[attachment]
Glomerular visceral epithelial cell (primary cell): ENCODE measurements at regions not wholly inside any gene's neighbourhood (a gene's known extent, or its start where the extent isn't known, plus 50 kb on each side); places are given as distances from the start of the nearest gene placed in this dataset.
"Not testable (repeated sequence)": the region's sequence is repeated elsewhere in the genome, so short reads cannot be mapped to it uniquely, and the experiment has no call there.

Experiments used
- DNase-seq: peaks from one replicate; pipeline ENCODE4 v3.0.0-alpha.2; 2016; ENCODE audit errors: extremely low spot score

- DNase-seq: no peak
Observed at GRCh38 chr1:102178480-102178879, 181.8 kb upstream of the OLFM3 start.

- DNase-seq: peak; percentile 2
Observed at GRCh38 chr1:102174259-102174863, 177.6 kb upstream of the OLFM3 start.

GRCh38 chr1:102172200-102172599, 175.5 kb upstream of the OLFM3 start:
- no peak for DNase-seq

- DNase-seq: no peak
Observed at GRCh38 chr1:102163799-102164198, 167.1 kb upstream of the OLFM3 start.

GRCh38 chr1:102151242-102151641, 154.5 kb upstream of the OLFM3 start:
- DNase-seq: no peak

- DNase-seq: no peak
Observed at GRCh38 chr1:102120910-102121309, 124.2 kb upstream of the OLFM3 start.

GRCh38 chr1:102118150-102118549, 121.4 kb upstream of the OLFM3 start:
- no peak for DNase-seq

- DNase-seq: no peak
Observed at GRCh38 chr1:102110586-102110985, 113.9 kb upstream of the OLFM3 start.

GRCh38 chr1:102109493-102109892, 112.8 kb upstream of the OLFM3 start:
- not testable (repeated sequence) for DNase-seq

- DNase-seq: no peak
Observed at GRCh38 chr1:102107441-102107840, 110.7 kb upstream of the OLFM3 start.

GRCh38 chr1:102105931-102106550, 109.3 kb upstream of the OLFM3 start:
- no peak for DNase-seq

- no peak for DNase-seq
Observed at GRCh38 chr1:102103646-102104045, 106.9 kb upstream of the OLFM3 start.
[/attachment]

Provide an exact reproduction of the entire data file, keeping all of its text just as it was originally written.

Glomerular visceral epithelial cell (primary cell): ENCODE measurements at regions not wholly inside any gene's neighbourhood (a gene's known extent, or its start where the extent isn't known, plus 50 kb on each side); places are given as distances from the start of the nearest gene placed in this dataset.
"Not testable (repeated sequence)": the region's sequence is repeated elsewhere in the genome, so short reads cannot be mapped to it uniquely, and the experiment has no call there.

Experiments used
- DNase-seq: peaks from one replicate; pipeline ENCODE4 v3.0.0-alpha.2; 2016; ENCODE audit errors: extremely low spot score

- DNase-seq: no peak
Observed at GRCh38 chr1:102178480-102178879, 181.8 kb upstream of the OLFM3 start.

- DNase-seq: peak; percentile 2
Observed at GRCh38 chr1:102174259-102174863, 177.6 kb upstream of the OLFM3 start.

GRCh38 chr1:102172200-102172599, 175.5 kb upstream of the OLFM3 start:
- no peak for DNase-seq

- DNase-seq: no peak
Observed at GRCh38 chr1:102163799-102164198, 167.1 kb upstream of the OLFM3 start.

GRCh38 chr1:102151242-102151641, 154.5 kb upstream of the OLFM3 start:
- DNase-seq: no peak

- DNase-seq: no peak
Observed at GRCh38 chr1:102120910-102121309, 124.2 kb upstream of the OLFM3 start.

GRCh38 chr1:102118150-102118549, 121.4 kb upstream of the OLFM3 start:
- no peak for DNase-seq

- DNase-seq: no peak
Observed at GRCh38 chr1:102110586-102110985, 113.9 kb upstream of the OLFM3 start.

GRCh38 chr1:102109493-102109892, 112.8 kb upstream of the OLFM3 start:
- not testable (repeated sequence) for DNase-seq

- DNase-seq: no peak
Observed at GRCh38 chr1:102107441-102107840, 110.7 kb upstream of the OLFM3 start.

GRCh38 chr1:102105931-102106550, 109.3 kb upstream of the OLFM3 start:
- no peak for DNase-seq

- no peak for DNase-seq
Observed at GRCh38 chr1:102103646-102104045, 106.9 kb upstream of the OLFM3 start.